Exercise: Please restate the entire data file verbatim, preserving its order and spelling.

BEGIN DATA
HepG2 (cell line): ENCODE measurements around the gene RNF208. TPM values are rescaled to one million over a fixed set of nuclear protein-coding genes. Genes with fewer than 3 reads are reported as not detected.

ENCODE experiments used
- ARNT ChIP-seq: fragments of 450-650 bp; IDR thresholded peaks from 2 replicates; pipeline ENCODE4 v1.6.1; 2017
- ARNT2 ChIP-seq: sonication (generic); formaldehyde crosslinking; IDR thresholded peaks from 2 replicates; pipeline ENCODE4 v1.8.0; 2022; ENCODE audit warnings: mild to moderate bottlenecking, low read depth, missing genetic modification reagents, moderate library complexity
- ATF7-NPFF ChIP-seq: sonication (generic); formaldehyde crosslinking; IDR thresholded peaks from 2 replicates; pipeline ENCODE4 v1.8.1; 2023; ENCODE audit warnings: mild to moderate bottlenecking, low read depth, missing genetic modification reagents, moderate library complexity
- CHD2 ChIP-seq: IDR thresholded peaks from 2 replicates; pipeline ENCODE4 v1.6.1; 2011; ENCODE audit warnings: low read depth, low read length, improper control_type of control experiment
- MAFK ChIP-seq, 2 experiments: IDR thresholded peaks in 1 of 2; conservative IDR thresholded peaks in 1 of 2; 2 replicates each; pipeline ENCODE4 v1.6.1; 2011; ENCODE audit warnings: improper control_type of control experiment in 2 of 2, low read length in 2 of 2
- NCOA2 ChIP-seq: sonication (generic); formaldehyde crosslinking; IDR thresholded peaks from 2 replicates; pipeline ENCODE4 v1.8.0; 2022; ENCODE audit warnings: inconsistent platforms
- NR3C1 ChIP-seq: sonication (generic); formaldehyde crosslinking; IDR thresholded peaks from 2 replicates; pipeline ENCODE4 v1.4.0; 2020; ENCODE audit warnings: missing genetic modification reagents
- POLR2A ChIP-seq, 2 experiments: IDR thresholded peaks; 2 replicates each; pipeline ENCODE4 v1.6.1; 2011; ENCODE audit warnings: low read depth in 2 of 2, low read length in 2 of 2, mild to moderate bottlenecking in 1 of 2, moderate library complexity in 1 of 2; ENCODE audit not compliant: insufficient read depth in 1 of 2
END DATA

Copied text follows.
HepG2 (cell line): ENCODE measurements around the gene RNF208. TPM values are rescaled to one million over a fixed set of nuclear protein-coding genes. Genes with fewer than 3 reads are reported as not detected.

ENCODE experiments used
- ARNT ChIP-seq: fragments of 450-650 bp; IDR thresholded peaks from 2 replicates; pipeline ENCODE4 v1.6.1; 2017
- ARNT2 ChIP-seq: sonication (generic); formaldehyde crosslinking; IDR thresholded peaks from 2 replicates; pipeline ENCODE4 v1.8.0; 2022; ENCODE audit warnings: mild to moderate bottlenecking, low read depth, missing genetic modification reagents, moderate library complexity
- ATF7-NPFF ChIP-seq: sonication (generic); formaldehyde crosslinking; IDR thresholded peaks from 2 replicates; pipeline ENCODE4 v1.8.1; 2023; ENCODE audit warnings: mild to moderate bottlenecking, low read depth, missing genetic modification reagents, moderate library complexity
- CHD2 ChIP-seq: IDR thresholded peaks from 2 replicates; pipeline ENCODE4 v1.6.1; 2011; ENCODE audit warnings: low read depth, low read length, improper control_type of control experiment
- MAFK ChIP-seq, 2 experiments: IDR thresholded peaks in 1 of 2; conservative IDR thresholded peaks in 1 of 2; 2 replicates each; pipeline ENCODE4 v1.6.1; 2011; ENCODE audit warnings: improper control_type of control experiment in 2 of 2, low read length in 2 of 2
- NCOA2 ChIP-seq: sonication (generic); formaldehyde crosslinking; IDR thresholded peaks from 2 replicates; pipeline ENCODE4 v1.8.0; 2022; ENCODE audit warnings: inconsistent platforms
- NR3C1 ChIP-seq: sonication (generic); formaldehyde crosslinking; IDR thresholded peaks from 2 replicates; pipeline ENCODE4 v1.4.0; 2020; ENCODE audit warnings: missing genetic modification reagents
- POLR2A ChIP-seq, 2 experiments: IDR thresholded peaks; 2 replicates each; pipeline ENCODE4 v1.6.1; 2011; ENCODE audit warnings: low read depth in 2 of 2, low read length in 2 of 2, mild to moderate bottlenecking in 1 of 2, moderate library complexity in 1 of 2; ENCODE audit not compliant: insufficient read depth in 1 of 2